Why Jarrett Boykin can adequately replace injured Packers receivers

Friday October 25th, 2013

On Sunday Jarrett Boykin played in James Jones' spot, andcaught eight passes for 103 yards and a TD.
Brian Kersey/Getty Images Sport

Jarrett Boykin is not Randall Cobb. That's not to say he isn't as good a player or can't be as useful to fantasy owners as the injured Green Bay star. Time will tell if he's as good a receiver as is Cobb, and he can certainly be an asset in fantasy leagues. The point, though, is that they're two completely different players.

Cobb is a deadly slot receiver. He did for the Packers last year what Victor Cruz did for the Giants in 2011. Cobb is 5-foot-10, 192 pounds and does most of his damage in the middle of the field. According to Pro Football Focus, 19 of Cobb's 29 receptions before fracturing his fibula were in between the numbers. Boykin is not going to recreate that, nor would the Packers ever ask him to do so. That's because Boykin is 6-foot-2, 218 pounds. He's not the fast, shifty, precise route runner that makes Cobb so great. He's more like Jordy Nelson and James Jones, at his best being physical outside the numbers. That also means his skill set, while prized, is somewhat duplicative in this offense.

Luckily for his fantasy owners, Jones sat out practice on Thursday and is doubtful for Sunday's game with the Vikings. Boykin played the Jones role opposite Nelson last week, and caught eight passes for 103 yards and a touchdown. Pro Football Focus ranks the Vikings' pass coverage 26th in the league. They've allowed the ninth most fantasy points per game to receivers and have surrendered 14 passing touchdowns. Only two teams have allowed more, and the Vikings have already had their bye. This is a terrible pass defense, and you will want to start Boykin this week.

Let's take a look at a few key plays from Green Bay's 31-13 win over Cleveland last week that show how Boykin can be a facsimile of Jones for Aaron Rodgers.

This first play is a staple of most NFL playbooks, but Rodgers and the Packers have turned it into an art form. While all the best quarterbacks in the league can throw the back-shoulder route out of necessity, no one is better at it than Rodgers. Nelson and Jones have made a killing on that ball thanks to Rodgers' precision. In this first play, we can see Boykin take advantage of his quarterback's strengths, as well.

It's 3rd and 7, and the Packers have the ball at their own 47-yard-line. Boykin is the single receiver to the right of the formation. The Cleveland safeties are in a deep zone, each responsible for one half of the field. Boykin breaks his route at the top, coming back to the ball. Rodgers puts it on that back shoulder, and the 6-foot-2 Boykin is able to elevate to make the catch and pick up the first down.

Now let's skip all the way ahead to the fourth quarter. At this point, the game is still in doubt. The Packers lead 17-6, and have a 2nd and 9 on the Cleveland 40-yard-line. Green Bay shows a run look, with Eddie Lacy in an offset I-formation. Boykin is to Rodgers' left. Here's what the play looks like at the snap.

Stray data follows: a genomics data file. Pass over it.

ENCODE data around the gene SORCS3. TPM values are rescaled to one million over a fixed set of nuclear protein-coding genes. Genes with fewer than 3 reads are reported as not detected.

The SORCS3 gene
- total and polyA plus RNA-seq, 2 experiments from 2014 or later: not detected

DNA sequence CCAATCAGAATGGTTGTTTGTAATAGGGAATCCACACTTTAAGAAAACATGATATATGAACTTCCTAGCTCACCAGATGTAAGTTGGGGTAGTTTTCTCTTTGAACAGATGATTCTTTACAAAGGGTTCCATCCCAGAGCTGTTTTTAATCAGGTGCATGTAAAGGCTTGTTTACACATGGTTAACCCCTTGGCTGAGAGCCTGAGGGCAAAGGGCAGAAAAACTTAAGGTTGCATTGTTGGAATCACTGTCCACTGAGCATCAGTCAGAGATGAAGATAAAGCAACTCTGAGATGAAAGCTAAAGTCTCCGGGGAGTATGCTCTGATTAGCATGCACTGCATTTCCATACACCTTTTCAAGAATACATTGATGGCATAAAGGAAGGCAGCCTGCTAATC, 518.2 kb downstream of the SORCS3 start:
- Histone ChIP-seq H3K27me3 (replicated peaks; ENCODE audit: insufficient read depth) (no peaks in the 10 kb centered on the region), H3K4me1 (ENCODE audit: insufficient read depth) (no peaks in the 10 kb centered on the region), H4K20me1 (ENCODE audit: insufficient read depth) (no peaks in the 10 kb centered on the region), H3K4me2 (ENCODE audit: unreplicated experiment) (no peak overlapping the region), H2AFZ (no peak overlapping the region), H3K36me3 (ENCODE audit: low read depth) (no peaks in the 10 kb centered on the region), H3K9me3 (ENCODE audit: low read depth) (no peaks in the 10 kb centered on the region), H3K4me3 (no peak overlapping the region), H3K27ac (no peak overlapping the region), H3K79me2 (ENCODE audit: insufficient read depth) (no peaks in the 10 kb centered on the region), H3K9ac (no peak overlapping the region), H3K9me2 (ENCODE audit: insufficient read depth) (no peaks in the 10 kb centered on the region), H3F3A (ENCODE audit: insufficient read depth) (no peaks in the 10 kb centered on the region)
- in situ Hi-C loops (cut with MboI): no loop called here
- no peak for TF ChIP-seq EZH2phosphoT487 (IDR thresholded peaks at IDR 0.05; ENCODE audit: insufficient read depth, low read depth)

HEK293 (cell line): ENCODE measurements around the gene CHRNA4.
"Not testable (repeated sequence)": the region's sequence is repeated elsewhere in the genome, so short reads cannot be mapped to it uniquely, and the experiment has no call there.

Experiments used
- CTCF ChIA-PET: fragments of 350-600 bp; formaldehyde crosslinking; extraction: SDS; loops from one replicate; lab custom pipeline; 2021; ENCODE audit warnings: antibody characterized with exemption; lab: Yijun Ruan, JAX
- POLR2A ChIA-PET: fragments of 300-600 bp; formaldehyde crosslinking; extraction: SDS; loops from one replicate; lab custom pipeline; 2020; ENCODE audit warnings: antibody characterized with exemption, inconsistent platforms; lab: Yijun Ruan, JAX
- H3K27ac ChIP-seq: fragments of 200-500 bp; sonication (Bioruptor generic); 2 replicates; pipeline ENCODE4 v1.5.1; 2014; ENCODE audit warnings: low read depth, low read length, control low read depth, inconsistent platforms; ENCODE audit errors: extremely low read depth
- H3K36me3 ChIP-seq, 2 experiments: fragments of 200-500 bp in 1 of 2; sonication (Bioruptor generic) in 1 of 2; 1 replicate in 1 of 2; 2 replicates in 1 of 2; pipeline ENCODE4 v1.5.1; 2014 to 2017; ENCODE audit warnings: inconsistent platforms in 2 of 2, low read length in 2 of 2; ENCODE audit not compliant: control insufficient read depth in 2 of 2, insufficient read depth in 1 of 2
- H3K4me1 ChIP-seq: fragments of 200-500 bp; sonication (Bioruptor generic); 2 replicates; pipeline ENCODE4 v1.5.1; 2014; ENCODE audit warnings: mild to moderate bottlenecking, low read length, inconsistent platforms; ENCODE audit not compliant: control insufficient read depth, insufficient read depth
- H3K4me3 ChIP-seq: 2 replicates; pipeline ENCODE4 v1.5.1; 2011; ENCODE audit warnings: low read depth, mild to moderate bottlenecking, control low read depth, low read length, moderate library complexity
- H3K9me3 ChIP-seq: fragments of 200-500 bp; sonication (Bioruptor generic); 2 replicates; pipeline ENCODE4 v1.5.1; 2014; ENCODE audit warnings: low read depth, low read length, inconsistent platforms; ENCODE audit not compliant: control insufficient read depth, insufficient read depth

Rodgers shows playaction, and the line blocks as if it's a run play, holding the safeties. The lone deep safety shades toward Nelson when he sees it's a pass. That leaves Boykin with man coverage. He sells the post, then runs a corner route, burning Buster Skrine.

How about those yards after the catch? Here's Boykin seemingly surrounded at the 20-yard-line. Somehow, he gets this ball down to the 1, setting up a touchdown pass from Rodgers to Nelson that effectively iced the game.

Finally, let's examine Boykin's first career touchdown reception. It's 2nd and 5 at the Cleveland 20-yard-line. The Packers are again showing run in an offset I, and have loaded up the left side of the formation. In fact, Boykin is the only eligible receiver to the right. That gets him singled up on Skrine, a matchup he has won time and time again.

Boykin isn't Rodgers' first read on this play, but he again torches Skrine with the post-corner. By time Rodgers gets back to him, he's all alone at the 5-yard-line.

I'd be remiss if I did not point out Boykin's power in getting this ball into the end zone. Skrine squares him up at the 3-yard-line and appears to have leverage. Boykin is able to muscle through the corner and stretch the ball across the goal line. If I didn't know any better, I'd say that were James Jones.

It remains to be seen what sort of role Boykin will play when Jones returns. No doubt the Packers will get him on the field, but he does not fit with Nelson and Jones as seamlessly as does Cobb. That's something to worry about next week, though. For now, make sure you have Boykin active on Sunday. He's in line for a big night in Minnesota.


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